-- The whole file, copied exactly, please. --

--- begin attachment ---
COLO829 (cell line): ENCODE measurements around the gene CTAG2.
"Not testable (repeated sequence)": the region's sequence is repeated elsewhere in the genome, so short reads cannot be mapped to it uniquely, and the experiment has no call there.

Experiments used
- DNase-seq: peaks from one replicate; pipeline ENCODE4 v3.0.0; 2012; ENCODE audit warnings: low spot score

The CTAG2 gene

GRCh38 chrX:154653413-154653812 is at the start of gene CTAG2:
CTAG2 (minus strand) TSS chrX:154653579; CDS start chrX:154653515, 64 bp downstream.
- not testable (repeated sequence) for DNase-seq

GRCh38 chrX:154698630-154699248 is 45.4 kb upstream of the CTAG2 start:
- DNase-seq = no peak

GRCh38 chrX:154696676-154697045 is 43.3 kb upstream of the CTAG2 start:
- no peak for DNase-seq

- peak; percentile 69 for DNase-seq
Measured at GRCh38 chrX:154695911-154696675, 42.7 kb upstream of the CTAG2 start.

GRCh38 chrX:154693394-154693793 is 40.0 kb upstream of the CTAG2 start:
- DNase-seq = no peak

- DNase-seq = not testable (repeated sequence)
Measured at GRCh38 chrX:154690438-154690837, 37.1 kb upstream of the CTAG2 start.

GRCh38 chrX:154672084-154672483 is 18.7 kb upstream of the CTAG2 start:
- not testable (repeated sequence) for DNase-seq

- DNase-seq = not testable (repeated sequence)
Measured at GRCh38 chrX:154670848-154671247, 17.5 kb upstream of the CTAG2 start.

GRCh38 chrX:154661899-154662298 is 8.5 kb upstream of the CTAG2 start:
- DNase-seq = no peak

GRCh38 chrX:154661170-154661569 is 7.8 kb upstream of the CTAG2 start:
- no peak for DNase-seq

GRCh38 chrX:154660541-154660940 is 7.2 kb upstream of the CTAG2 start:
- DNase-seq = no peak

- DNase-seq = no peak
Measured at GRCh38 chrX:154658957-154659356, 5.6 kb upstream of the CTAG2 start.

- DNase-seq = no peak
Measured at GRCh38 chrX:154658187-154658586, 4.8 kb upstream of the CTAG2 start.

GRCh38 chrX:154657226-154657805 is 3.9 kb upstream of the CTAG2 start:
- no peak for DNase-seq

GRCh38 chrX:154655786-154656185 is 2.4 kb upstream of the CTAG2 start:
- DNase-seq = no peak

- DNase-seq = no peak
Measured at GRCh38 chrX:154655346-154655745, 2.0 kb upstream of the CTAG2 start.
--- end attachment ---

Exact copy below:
COLO829 (cell line): ENCODE measurements around the gene CTAG2.
"Not testable (repeated sequence)": the region's sequence is repeated elsewhere in the genome, so short reads cannot be mapped to it uniquely, and the experiment has no call there.

Experiments used
- DNase-seq: peaks from one replicate; pipeline ENCODE4 v3.0.0; 2012; ENCODE audit warnings: low spot score

The CTAG2 gene

GRCh38 chrX:154653413-154653812 is at the start of gene CTAG2:
CTAG2 (minus strand) TSS chrX:154653579; CDS start chrX:154653515, 64 bp downstream.
- not testable (repeated sequence) for DNase-seq

GRCh38 chrX:154698630-154699248 is 45.4 kb upstream of the CTAG2 start:
- DNase-seq = no peak

GRCh38 chrX:154696676-154697045 is 43.3 kb upstream of the CTAG2 start:
- no peak for DNase-seq

- peak; percentile 69 for DNase-seq
Measured at GRCh38 chrX:154695911-154696675, 42.7 kb upstream of the CTAG2 start.

GRCh38 chrX:154693394-154693793 is 40.0 kb upstream of the CTAG2 start:
- DNase-seq = no peak

- DNase-seq = not testable (repeated sequence)
Measured at GRCh38 chrX:154690438-154690837, 37.1 kb upstream of the CTAG2 start.

GRCh38 chrX:154672084-154672483 is 18.7 kb upstream of the CTAG2 start:
- not testable (repeated sequence) for DNase-seq

- DNase-seq = not testable (repeated sequence)
Measured at GRCh38 chrX:154670848-154671247, 17.5 kb upstream of the CTAG2 start.

GRCh38 chrX:154661899-154662298 is 8.5 kb upstream of the CTAG2 start:
- DNase-seq = no peak

GRCh38 chrX:154661170-154661569 is 7.8 kb upstream of the CTAG2 start:
- no peak for DNase-seq

GRCh38 chrX:154660541-154660940 is 7.2 kb upstream of the CTAG2 start:
- DNase-seq = no peak

- DNase-seq = no peak
Measured at GRCh38 chrX:154658957-154659356, 5.6 kb upstream of the CTAG2 start.

- DNase-seq = no peak
Measured at GRCh38 chrX:154658187-154658586, 4.8 kb upstream of the CTAG2 start.

GRCh38 chrX:154657226-154657805 is 3.9 kb upstream of the CTAG2 start:
- no peak for DNase-seq

GRCh38 chrX:154655786-154656185 is 2.4 kb upstream of the CTAG2 start:
- DNase-seq = no peak

- DNase-seq = no peak
Measured at GRCh38 chrX:154655346-154655745, 2.0 kb upstream of the CTAG2 start.